Updated at 12:35 p.m.
An American citizen jailed in Cuba for his work as a federal subcontractor can't sue the U. S. government for negligence, a Washington federal judge has ruled.
Alan Gross was convicted by Cuban authorities in March 2011 of committing acts against the government and was sentenced to serve 15 years in prison. Diplomatic efforts to free Gross failed. In November, Gross and his wife sued the U.S. government and the private contractor that hired him, claiming they failed to disclose the riskiness of his work or to train him to minimize those risks.
Gross agreed to a confidential settlement with the private contractor, Developer Alternatives Inc., in May. Yesterday, U.S. District Judge James Boasberg dismissed Gross' claims against the federal government, finding the Federal Tort Claims Act protected the United States against claims "arising in a foreign country."
A lead attorney for the Gross family, Barry Buchman of Gilbert LLP, said via email they planned to appeal. "We are disappointed with the Court’s ruling," he said. "This is an example of the exception swallowing the rule."
Representatives of the U.S. Department of Justice and U.S. Agency for International Development did not immediately return requests for comment.
Developer Alternatives Inc., at the U.S. Agency for International Development's request, sought proposals for projects to expand internet access in Cuba. Gross successfully submitted a bid to train Jewish communities in Cuba on using the internet. He visited Cuba four times in 2009 and, according to his complaint, wrote memos each time he returned warning that his work was risky.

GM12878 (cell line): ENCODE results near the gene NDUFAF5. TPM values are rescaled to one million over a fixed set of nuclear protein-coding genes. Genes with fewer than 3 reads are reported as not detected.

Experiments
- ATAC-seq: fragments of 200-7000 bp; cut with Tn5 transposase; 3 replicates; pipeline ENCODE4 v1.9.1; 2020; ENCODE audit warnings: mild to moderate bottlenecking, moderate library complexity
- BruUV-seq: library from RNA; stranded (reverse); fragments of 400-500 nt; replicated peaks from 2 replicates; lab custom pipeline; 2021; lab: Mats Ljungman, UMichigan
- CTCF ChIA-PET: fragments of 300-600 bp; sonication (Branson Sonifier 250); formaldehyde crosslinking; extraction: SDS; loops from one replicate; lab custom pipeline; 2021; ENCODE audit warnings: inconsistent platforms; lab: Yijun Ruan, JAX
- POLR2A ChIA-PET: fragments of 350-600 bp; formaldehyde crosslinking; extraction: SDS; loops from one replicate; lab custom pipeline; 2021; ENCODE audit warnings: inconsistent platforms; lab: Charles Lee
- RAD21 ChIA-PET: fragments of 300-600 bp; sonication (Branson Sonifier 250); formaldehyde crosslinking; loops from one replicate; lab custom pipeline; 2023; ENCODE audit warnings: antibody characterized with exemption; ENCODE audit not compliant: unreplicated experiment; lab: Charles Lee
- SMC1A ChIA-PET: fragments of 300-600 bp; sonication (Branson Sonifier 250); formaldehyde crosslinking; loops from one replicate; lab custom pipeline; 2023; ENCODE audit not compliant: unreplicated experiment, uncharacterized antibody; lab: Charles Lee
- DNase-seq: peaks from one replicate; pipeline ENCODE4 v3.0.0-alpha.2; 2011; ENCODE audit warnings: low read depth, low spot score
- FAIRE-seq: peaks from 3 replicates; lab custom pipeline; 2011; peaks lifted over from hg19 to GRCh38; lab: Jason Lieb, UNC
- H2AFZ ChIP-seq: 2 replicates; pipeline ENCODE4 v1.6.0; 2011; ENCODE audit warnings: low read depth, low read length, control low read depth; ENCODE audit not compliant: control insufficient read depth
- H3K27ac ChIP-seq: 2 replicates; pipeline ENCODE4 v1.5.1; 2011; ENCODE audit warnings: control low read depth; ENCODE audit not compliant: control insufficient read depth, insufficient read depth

At the end of his fifth trip to Cuba in early December 2009, Gross was arrested and held as a political prisoner. According to court documents, he was interrogated and psychologically abused. A Cuban court found him guilty of participating in a "subversive project" to use communications technology to undermine the Cuban government.
In his lawsuit, Gross accused Developer Alternatives and USAID of ignoring his warnings and failing to prepare him for the risks he was taking. Gross offered several arguments for why the foreign country exception to the Federal Tort Claims Act shouldn't apply, including that USAID's alleged negligence took place in the United States and that the law's exceptions should be viewed as narrowly as possible.
Boasberg rejected Gross' arguments. The exception applied, Boasberg said, because Gross’ injuries stemmed from being jailed in Cuba.
"As the background section of this Opinion hopefully makes clear, the Court is in no way condoning what happened to Gross or implying he is to blame," the judge wrote. "Sympathy with his plight, however, is not a basis on which to circumvent clear precedent concerning the FTCA."